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Yanantin and Masintin in the Andean World

Today’s guest blog post is by AAA member, Hillary Webb. Hillary S. Webb, PhD, is the Managing Editor of Anthropology of Consciousness, the peer-reviewed journal of the Society for the Anthropology of Consciousness. In addition to Yanantin and Masintin in the Andean World, she is the author of Traveling Between the Worlds: Conversations with Contemporary Shamans and Exploring Shamanism.

One of the most well-known and defining characteristics of indigenous Andean thought is its adherence to a philosophical model based on yanantin or “complementary opposites” in which the polarities of existence (i.e.: male/female, dark/light, inner/outer) are seen as interdependent parts of a harmonious whole. Because existence is believed to be dependent upon the tension and balanced interchange between these contrasting pairs, there is a very definite ideological and practical commitment within indigenous Andean life to bringing them into harmony with one another.

It was my dismay over what I considered to be the Western world’s view of the polarities as antagonistic that prompted me to devote my doctoral research to understanding the concept of yanantin or “complementary opposites” in indigenous Andean thought. The resulting research has become a book, entitled, Yanantin and Masintin in the Andean World: Complementary Dualism in Modern Peru (University of New Mexico Press, 2012).

From Yanantin and Masintin in the Andean World, Chapter 4: Self and Other:

[T]he Andean model of reality is by no means a Utopian vision in which these oppositions are always easily and/or peacefully brought into a harmonious yanantin relationship with one another. On the contrary, the ‘paring’ of opposing forces can be violent as well as peaceful, depending on the context. In certain areas of the Andes, yearly tinkuy battles take place in which two groups (often groups of men but sometimes groups of women) meet and engage in physical combat with one another. … These violent tinkuy battles have been described as the physical, ritualized enactment of the collision of opposing forces taking place within the cosmos. While bloody and even sometimes deadly, they are said to promote fertility, moral equilibrium, and the resolution of boundary disputes (Allen, 1988, 2002; Bastien, 1992; Harrison, 1989). Bastien (1989) described the tinkuy battles as ‘a way of uniting opposite sides in a dialectic that clearly defines and recognizes the other as well as establishes their interdependence’ (p. 76). Thus, while violent, the battles are seen as a means by which points of tension are released and harmony can be achieved, for as Allen (2002) suggested, ‘Rivals in battle, like lovers, are yanantin (a matched pair; helpmates). . . . Any release of energy—whether constructive or destructive—calls for collaboration’ (p. 160).  …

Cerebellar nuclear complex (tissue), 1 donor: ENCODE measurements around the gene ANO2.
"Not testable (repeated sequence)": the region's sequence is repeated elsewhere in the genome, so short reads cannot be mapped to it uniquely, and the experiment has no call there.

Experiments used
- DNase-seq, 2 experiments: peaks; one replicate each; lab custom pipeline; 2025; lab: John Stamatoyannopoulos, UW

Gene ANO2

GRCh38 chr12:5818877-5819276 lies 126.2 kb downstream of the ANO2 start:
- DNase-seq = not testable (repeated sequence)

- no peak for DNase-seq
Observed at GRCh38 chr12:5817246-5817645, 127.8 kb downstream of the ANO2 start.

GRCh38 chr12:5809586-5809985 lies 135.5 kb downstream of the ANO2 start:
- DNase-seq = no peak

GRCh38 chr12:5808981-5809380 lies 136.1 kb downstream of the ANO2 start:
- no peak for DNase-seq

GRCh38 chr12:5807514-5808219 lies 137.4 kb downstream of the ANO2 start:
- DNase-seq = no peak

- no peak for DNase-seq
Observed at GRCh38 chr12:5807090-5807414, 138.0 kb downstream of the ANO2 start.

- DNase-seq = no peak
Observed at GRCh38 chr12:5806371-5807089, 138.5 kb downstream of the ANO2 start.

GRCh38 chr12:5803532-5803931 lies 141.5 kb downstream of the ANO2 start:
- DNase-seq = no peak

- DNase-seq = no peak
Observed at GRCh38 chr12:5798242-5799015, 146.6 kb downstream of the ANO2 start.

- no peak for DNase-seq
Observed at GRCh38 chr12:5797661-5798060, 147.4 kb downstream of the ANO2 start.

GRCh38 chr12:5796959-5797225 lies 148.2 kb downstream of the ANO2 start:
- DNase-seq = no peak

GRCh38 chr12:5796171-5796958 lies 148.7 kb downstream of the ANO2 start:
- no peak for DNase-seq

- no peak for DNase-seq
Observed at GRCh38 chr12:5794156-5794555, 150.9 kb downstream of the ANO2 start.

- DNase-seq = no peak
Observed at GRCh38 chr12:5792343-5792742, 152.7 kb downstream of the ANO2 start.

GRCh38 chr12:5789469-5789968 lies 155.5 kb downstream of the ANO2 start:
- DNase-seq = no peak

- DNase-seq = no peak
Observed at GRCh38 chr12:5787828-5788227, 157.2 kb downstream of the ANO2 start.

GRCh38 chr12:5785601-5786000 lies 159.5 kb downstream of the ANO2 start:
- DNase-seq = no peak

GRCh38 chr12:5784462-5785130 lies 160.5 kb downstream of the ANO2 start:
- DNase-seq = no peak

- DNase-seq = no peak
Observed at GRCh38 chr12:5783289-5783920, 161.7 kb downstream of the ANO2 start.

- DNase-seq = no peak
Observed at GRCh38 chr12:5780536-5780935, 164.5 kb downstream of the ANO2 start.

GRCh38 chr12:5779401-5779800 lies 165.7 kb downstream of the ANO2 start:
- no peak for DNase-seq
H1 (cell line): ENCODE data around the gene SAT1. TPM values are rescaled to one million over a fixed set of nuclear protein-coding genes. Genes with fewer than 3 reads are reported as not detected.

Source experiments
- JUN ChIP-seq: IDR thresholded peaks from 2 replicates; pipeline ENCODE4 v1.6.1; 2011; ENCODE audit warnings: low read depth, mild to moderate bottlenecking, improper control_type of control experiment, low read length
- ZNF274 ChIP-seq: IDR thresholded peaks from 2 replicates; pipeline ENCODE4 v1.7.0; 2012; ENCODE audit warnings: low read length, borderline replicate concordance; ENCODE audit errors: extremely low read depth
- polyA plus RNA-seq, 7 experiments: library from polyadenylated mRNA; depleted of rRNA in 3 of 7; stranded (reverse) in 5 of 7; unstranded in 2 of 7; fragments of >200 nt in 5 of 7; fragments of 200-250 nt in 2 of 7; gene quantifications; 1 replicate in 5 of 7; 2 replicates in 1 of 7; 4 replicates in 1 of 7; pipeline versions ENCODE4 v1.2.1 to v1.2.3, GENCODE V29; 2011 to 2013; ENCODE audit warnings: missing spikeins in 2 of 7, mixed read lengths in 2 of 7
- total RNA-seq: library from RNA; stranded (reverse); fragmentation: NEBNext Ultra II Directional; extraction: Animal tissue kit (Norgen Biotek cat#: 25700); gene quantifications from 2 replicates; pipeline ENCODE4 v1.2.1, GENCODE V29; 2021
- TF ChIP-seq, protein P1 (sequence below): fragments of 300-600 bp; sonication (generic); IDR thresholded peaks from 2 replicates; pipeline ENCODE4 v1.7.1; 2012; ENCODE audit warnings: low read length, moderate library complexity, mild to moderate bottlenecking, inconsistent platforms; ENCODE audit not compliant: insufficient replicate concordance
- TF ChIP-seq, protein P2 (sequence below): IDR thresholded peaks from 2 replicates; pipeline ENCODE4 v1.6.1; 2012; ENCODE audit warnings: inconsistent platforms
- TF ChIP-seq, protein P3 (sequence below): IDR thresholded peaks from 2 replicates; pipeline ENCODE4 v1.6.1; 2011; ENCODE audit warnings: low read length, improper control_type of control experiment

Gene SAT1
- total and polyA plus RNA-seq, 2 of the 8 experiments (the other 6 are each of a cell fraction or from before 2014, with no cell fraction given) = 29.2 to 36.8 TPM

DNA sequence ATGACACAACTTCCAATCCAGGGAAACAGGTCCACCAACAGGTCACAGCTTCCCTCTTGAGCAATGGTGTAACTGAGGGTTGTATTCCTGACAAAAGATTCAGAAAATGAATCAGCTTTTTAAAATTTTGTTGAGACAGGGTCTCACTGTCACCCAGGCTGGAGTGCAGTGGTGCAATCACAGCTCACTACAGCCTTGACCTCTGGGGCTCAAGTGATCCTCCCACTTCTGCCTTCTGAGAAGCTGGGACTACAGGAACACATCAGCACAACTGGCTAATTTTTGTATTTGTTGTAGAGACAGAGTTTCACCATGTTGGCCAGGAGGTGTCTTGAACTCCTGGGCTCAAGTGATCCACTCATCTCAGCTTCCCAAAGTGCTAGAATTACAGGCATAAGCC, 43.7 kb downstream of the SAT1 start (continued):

When I asked Juan Luis about the tinkuy battles, he had a similar perspective, regarding them as an opportunity for community healing.

‘This is the time in the year when all of them can solve their problems and their anger and all of it can come out in a fight,’ he told me. ‘They don’t just say, “Okay, there is a way of resolving this that can be peaceful so don’t worry, just swallow your anger.” They prepare a whole year ahead of time for the moment that they will be able to bring all this anger out. It’s one way of moving the hucha out of the system, out of the community’…

In Andean thought, the relationship between entities or energies is considered an ever-changing condition, one that is constantly shifting, creating, and recreating itself with each encounter. Because of this, the achievement of ‘balance’ is never a static condition but is always context-dependent and requires continual maintenance according to each circumstance. Self-Other encounters are therefore never taken for granted but reassessed with every situation. There is an acknowledgement that Self and Other are never and can never be separated, for each depends on the other for mutual recognition and reciprocity…


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